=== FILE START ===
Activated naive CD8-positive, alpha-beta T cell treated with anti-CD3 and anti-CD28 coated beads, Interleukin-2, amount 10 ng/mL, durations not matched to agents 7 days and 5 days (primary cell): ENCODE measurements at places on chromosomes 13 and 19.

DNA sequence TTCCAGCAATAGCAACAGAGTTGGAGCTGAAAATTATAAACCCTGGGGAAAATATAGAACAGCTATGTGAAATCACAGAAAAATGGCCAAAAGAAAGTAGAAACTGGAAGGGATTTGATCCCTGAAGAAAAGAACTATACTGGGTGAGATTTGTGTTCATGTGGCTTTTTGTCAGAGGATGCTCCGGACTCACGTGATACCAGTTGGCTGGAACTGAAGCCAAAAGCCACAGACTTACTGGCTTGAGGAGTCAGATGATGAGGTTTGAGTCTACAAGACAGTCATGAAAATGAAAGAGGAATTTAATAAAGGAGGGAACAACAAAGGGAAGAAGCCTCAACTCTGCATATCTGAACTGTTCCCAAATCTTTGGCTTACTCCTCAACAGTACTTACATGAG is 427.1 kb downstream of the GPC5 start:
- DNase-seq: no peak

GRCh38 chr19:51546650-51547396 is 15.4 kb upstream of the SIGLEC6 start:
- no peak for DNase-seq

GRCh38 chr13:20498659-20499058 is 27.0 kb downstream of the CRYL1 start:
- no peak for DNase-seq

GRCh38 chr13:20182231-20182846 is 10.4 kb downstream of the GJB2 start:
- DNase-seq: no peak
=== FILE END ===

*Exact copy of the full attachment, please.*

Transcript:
Activated naive CD8-positive, alpha-beta T cell treated with anti-CD3 and anti-CD28 coated beads, Interleukin-2, amount 10 ng/mL, durations not matched to agents 7 days and 5 days (primary cell): ENCODE measurements at places on chromosomes 13 and 19.

DNA sequence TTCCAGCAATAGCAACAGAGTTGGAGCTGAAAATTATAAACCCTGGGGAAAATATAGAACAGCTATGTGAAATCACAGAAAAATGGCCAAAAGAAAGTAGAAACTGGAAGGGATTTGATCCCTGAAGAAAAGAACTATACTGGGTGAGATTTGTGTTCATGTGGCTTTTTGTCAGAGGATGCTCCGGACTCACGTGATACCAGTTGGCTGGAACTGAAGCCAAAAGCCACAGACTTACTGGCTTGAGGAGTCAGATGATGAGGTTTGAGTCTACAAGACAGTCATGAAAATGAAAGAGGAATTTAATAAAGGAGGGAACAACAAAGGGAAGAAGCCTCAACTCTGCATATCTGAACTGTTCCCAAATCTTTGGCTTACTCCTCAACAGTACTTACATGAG is 427.1 kb downstream of the GPC5 start:
- DNase-seq: no peak

GRCh38 chr19:51546650-51547396 is 15.4 kb upstream of the SIGLEC6 start:
- no peak for DNase-seq

GRCh38 chr13:20498659-20499058 is 27.0 kb downstream of the CRYL1 start:
- no peak for DNase-seq

GRCh38 chr13:20182231-20182846 is 10.4 kb downstream of the GJB2 start:
- DNase-seq: no peak